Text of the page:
My Mom and Empty Water Bottles, Empty Prego Bottles and More...
By Anonymous on August 31, 2011
About a week ago, I threw away a water bottle sitting on the kitchen counter. I had no use for it. It was empty, and I didn’t remember putting it there. But it turns out mom did because not too long after I tossed the empty bottle in the trash, in walks mom asking what happened to the bottle that was sitting on the kitchen counter.
“You threw it away didn’t you? What is wrong with you and throwing things away? You American people…” That was mom. I just looked at her, shook my head and smiled. Yes, I had thrown it away, on purpose! I knew she probably left it there for a reason; but mom is fond of doing that, and who can really blame her? She lives in Ghana, a place where everything is valued, and nothing is ever thrown away, even after it has served its intended purpose. Unless it is completely useless – and even then it can often times someway somehow be found useful – only then do you throw it away or burn it in the pile of trash. In other words, nothing under this sun is useless to a Ghanaian woman like my mother.
And before you go labeling my mother and incurring my wrath, let me put it to you like this: my mother is no village woman! Oh no! My mother was raised in the city, educated in the city and lived most of her life in affluent parts of the city, up until the time she met and married my father; in the city. Then, she moved to Durham, North Carolina to be with my father, and continued to live in the (outskirts of the) city. She is well-travelled and has seen more of the world than I could ever imagine possible. Yes, my mom (in case you haven’t caught on yet) is a classy, educated, city chick!
But, she is not wasteful. After more than 30 years, she is still shocked that American grocery stores throw away boxes of cereal simply because they have reached their expiration date. And she most certainly can't get over the fact that I once threw away a blender jug at Dulles Airport in Virginia. Mom had come to visit and was returning home when she purchased the jug. As she put it, she already had the Oster machine and jug in her kitchen, all she needed was the blade. However, since no department store, Walmart or Target was selling the blade as a single unit she bought the jug with the intent of taking out the blade when she got home. I’m sure she was going to find some use for the jug (maybe a flower vase).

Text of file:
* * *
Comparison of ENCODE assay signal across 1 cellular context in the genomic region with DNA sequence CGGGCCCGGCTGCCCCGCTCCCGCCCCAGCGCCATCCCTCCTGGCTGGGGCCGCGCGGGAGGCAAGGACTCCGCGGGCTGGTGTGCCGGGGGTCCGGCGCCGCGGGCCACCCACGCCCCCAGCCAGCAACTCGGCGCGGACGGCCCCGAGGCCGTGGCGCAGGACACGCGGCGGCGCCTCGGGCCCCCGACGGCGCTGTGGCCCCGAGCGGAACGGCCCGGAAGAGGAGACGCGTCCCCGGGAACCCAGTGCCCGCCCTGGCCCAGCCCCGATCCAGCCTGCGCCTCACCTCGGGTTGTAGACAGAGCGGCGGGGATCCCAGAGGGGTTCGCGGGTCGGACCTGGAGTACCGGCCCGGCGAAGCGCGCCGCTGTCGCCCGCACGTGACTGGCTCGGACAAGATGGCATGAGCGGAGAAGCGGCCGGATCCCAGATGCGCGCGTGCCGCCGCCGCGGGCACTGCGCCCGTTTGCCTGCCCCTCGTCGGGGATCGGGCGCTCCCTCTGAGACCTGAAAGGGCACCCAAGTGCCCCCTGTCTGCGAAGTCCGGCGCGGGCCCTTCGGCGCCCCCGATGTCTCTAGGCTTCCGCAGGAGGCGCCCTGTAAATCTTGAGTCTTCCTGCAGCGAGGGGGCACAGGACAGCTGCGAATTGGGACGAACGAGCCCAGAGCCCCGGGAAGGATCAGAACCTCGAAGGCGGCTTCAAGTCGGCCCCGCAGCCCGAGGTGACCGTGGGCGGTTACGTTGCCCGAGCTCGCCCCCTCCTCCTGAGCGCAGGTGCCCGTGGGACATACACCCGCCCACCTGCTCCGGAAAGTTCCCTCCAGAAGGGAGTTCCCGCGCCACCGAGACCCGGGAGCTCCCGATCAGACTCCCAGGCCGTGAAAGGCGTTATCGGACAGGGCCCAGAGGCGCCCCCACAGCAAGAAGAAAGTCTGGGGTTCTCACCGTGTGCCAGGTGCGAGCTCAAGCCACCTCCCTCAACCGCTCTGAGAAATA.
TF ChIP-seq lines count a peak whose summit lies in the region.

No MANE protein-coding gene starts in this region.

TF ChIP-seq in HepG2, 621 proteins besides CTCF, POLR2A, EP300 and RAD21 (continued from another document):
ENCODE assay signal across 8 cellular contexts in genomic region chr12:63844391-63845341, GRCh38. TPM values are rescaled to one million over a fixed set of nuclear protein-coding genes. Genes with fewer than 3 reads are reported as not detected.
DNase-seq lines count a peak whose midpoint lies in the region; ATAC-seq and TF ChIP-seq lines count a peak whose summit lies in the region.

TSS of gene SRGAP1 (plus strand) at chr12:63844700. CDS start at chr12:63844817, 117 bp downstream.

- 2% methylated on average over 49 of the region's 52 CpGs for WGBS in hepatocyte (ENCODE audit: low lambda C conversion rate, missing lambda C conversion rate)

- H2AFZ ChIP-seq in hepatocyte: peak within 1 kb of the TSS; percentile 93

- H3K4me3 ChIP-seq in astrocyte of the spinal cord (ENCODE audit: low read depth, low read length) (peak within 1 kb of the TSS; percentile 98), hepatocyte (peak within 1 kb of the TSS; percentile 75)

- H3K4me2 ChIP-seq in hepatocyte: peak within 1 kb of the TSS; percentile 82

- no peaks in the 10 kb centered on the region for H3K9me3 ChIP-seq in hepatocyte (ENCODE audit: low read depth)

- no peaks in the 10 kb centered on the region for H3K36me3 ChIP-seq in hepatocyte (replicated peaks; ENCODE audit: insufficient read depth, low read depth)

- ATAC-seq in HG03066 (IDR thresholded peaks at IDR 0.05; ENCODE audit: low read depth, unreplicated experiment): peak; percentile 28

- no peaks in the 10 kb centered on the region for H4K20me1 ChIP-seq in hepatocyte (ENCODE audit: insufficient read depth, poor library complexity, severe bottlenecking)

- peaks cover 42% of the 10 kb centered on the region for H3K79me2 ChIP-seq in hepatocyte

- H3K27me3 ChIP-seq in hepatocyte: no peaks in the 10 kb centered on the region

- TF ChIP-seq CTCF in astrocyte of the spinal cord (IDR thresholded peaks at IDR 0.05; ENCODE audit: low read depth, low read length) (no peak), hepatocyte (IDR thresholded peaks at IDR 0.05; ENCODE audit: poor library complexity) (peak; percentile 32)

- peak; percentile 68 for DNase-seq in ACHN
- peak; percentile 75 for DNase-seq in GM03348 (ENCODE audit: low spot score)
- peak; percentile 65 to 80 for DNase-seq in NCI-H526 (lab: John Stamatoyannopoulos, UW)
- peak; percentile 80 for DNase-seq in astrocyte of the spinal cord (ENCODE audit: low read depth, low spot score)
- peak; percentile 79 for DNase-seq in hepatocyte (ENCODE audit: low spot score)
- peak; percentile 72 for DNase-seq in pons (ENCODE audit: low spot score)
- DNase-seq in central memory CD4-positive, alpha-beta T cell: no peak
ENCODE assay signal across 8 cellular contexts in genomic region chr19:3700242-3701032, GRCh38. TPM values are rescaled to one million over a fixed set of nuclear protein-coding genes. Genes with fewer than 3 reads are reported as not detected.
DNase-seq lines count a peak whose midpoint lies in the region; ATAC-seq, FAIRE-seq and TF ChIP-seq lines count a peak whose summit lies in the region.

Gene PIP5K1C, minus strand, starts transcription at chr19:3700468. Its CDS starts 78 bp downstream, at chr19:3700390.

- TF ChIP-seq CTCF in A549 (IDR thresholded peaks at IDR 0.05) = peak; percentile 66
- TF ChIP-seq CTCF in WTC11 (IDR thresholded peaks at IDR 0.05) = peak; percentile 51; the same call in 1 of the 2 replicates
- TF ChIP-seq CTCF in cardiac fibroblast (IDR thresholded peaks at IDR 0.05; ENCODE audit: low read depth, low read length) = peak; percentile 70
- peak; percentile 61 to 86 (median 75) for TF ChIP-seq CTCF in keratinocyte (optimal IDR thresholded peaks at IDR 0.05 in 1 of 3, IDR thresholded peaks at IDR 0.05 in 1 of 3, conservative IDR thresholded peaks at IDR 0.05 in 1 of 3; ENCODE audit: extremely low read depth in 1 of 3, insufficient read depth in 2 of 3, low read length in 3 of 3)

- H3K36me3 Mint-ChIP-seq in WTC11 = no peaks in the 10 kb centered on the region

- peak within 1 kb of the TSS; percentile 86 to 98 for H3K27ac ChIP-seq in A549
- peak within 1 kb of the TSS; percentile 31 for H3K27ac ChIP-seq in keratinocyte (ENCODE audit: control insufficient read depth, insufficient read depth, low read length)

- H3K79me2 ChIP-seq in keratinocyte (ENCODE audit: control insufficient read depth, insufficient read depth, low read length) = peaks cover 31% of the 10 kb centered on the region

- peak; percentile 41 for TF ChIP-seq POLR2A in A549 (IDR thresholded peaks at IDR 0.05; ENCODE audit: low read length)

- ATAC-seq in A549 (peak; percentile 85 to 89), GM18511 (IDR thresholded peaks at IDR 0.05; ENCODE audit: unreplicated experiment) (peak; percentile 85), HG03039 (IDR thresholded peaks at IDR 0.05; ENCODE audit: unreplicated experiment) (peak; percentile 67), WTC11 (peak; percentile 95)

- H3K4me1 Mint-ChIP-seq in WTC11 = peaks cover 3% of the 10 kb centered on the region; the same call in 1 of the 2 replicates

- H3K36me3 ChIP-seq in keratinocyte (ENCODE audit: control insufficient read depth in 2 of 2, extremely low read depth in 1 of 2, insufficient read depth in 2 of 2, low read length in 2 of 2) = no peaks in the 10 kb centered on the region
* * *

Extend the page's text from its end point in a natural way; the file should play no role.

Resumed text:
Anyway, so mom mistakenly had the jug in her carry-on bag. I just happened to follow her all the way to the security ropes to witness the “uprooting” of the jug from her bag. Flushed with embarrassment, I tried to hide but it was too late. Mom was pointing at me, telling the security personnel, “no, don’t keep it. My daughter is standing over there. Yes, the one with the braids standing over there…. No, I said no! Don’t throw it away. What is wrong with you? I said my daughter is standing right over there; she will take it home and keep it for me.” The security guy walks over to me with the jug in his hand, a smile flashed across his face, his eyes sparkling with irritation. Mom’s voice carries a message to me across the line in fante, “take it home for me. Next time I come I will ask for it.”
And she did, a year later. It just happened that a lady like myself, there was no way I was walking from the security check-point, all through the airport, then all the way through to the parking lot, holding an Oster blender jug in one hand and my XOXO handbag slung over my other shoulder; so I threw it in the nearest trash bin I could find and went on my merry way sure that in a year mom would have forgotten. Of course, she did not forget!
So, again, this night, I have thrown mom’s empty water bottle (one of those 8oz bottles from DeerPark) into the trash bin where I’ve assumed it naturally belongs, and now she is asking for it. I ask mom what she needs the bottle for anyway. She says she was going to refill it with water. “Refill it with water?” I ask ridiculously. “There are new bottles of water in the fridge. Why are you filling old bottles with water?”